Rey Fenix defeated Laredo Kid, Black Taurus, and Bandido in 11:50 in a four-way.

Powell’s POV: Now that’s more like it. The wrestlers worked at such a fast pace early on that I thought they might be going around five minutes as well, but they were given a decent amount of time and maintained the crazy pace. The live crowd ate up the spot fest and everyone involved worked hard in what is easily the best match of the card thus far.

Pre-taped Jim Ross comments regarding Ric Flair aired. Ross said Flair is the greatest pro wrestler who has ever laced up his boots. Ross said he wished he could have been there. He said he was loving the roast and was watching on the FITE TV app…

6. Josh Alexander vs. Jacob Fatu for the Impact World Championship. Tom Hannifan (f/k/a Tom Phillips) sat in on commentary and said Alexander has only been pinned once in the last 430 days. Fatu impressed the broadcast team with an early huracanrana. Alexander came back with a superplex.

Fatu stuffed Alexander’s C4 Spike finisher and then hit his springboard into the ropes followed by a standing moonsault for a near fall. A short time later, Fatu executed his double jump into a springboard split-legged moonsault for a near fall.

Alexander caught Fatu in an ankle lock, but Fatu kicked him away. Alexander turned Fatu inside out with a clothesline and then put him down with a powerbomb backbreaker for a near fall. Fatu rallied and sent Alexander to the floor before performing a running dive onto him.

Fatu sent Alexander back inside the ring. Fatu went up top and hit a great moonsault. Fatu sold the impact and then covered Alexander for a near fall. Alexander came right back with two German suplexes. Alexander went for a third, but Fatu landed on his feet. Fatu put Alexander down with a popup Samoan Drop. Both men stayed down and then beat the referee’s count. Matt Cardona, Brian Myers, and Mark Sterling ran in and attacked both men for the DQ finish.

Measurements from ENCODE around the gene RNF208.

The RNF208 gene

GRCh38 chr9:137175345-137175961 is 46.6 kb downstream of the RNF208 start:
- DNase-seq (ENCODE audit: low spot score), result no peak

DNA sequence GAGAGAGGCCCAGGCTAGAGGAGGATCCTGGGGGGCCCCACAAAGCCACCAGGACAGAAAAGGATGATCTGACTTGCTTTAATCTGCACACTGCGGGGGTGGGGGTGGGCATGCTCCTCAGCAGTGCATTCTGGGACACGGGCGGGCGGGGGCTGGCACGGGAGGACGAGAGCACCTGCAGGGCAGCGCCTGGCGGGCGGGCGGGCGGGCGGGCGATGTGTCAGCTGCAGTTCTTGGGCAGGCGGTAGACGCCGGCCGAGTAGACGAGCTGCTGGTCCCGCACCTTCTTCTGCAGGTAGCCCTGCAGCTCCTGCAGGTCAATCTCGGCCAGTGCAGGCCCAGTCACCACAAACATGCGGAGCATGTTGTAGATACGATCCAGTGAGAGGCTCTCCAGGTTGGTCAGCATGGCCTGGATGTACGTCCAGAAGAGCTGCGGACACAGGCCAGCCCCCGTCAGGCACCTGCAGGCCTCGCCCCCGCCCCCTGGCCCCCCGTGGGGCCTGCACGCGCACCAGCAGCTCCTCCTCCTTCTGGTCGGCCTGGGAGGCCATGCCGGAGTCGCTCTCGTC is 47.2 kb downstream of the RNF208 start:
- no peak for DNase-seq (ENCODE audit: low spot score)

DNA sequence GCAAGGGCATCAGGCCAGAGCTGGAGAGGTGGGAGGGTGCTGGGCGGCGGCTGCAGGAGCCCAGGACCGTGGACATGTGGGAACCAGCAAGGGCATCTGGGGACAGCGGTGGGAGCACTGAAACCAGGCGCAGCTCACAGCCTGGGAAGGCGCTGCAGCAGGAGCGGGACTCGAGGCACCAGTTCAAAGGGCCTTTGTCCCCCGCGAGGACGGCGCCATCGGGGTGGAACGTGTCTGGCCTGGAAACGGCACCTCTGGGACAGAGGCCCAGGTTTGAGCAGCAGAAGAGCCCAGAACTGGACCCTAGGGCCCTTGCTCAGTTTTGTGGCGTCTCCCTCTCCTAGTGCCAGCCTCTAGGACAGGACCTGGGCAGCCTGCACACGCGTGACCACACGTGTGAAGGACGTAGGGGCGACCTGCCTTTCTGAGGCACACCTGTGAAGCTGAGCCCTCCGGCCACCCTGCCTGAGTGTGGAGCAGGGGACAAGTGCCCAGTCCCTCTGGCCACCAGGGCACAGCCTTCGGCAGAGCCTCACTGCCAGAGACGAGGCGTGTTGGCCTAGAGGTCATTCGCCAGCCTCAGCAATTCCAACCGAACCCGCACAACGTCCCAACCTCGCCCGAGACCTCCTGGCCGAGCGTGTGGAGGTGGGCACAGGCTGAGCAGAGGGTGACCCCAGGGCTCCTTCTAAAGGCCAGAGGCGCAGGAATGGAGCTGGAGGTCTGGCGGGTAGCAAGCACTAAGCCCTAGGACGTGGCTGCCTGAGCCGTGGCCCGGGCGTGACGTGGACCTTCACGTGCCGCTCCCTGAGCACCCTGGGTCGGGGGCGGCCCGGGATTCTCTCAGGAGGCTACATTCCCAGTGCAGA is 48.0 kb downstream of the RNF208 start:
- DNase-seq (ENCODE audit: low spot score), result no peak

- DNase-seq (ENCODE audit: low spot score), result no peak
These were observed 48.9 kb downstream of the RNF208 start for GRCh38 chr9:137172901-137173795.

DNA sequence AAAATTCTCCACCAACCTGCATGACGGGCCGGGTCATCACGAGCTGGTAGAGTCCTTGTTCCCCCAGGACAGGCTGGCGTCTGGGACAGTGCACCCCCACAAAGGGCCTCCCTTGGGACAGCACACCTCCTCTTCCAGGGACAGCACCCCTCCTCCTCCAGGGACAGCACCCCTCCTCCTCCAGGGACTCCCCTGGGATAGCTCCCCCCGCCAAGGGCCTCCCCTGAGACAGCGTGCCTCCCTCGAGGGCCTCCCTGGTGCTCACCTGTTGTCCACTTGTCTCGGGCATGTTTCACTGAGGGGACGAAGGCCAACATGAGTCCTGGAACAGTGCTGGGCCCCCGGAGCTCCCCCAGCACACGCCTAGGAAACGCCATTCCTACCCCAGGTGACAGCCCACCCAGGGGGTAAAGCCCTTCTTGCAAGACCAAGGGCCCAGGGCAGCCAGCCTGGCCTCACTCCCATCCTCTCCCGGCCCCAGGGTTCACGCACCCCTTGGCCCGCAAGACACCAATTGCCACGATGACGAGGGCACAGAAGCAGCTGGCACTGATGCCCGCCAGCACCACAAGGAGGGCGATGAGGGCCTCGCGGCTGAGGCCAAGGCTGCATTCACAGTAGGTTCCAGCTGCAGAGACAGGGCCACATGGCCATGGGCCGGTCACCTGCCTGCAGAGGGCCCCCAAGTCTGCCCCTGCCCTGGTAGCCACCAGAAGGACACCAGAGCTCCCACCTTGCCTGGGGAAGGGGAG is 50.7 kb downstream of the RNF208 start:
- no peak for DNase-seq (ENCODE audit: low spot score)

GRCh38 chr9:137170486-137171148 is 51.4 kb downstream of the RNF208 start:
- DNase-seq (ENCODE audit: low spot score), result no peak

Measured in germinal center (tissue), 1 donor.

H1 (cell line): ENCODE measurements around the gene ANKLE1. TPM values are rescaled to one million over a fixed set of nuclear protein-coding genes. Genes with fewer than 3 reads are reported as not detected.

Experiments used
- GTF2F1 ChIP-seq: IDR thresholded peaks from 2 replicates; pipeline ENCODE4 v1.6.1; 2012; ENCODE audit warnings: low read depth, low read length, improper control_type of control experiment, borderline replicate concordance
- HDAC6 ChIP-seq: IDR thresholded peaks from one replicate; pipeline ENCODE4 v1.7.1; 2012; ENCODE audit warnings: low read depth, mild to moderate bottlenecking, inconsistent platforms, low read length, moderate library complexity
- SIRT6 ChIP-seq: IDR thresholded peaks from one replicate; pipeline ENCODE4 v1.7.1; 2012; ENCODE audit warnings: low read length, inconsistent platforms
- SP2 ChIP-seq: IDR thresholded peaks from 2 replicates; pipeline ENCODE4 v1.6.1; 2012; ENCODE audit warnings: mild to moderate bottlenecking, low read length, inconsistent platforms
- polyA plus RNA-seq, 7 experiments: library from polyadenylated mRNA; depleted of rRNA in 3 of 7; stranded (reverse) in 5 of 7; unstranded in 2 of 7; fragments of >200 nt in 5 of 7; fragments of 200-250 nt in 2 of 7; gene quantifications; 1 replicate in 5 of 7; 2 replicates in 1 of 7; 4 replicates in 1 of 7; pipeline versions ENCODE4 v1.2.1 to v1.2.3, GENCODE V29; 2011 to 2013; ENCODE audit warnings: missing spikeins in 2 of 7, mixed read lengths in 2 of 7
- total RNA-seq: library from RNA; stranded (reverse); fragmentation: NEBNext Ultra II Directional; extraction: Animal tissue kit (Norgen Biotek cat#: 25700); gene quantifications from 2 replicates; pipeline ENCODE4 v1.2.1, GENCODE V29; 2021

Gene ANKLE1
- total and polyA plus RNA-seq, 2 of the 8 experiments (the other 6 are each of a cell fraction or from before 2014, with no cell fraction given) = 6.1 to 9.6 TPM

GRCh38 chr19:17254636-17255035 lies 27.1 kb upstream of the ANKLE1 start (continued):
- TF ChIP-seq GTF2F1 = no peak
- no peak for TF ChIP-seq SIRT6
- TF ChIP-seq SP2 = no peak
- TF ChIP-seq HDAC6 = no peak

Josh Alexander fought Jacob Fatu to a no-contest in 10:30 to retain the Impact World Championship.

Alexander and Fatu rallied and cleared Myers and Sterling from the ring. Cardona begged off. Diamond Dallas Page entered the ring and dropped Cardona with a Diamond Cutter, then hugged Alexander and raised his arm…

Powell’s POV: This was the undercard match that I was looking forward to the most and it delivered. There was no reason to expect a title change so the cheap finish didn’t surprise me, nor did it bother me. It was still cool to see the Impact Champion face the former longtime MLW Champion. The live crowd reacted favorably to DDP helping Alexander.

Broadcast team member Josh Shernoff knocked on Jeff Jarrett’s locker room door. Jerry Jarrett answered the door and let Shernoff enter the room. Jerry Lawler told Shernoff that he couldn’t get a word with Jeff. Shernoff said he was shocked to see Lawler and Jerry Jarrett. Lawler played up the idea that Ric Flair would go out a loser at the hands of Jeff Jarrett. Lawler questioned why Flair would come to Tennessee for his last embarrassment. Lawler and the Jarretts all agreed that Jackie Fargo started the strut, not Flair…

Powell’s POV: That was unexpected fun. It was cool enough to see Lawler make an unadvertised appearance, but it was a fun bonus to hear him cut a heel promo. I can’t even remember the last time that I heard Lawler deliver heel mic work.

7. Jay Briscoe and Mark Briscoe vs. Ross Von Erich and Marshall Von Erich. Ian Riccaboni sat in on commentary. The Briscoes were dominant to start. Jay performed a flip dive from the ring onto the Von Erichs at ringside. Mark set up a chair inside the ring and then used it as a launchpad for his own dive onto the Von Erichs.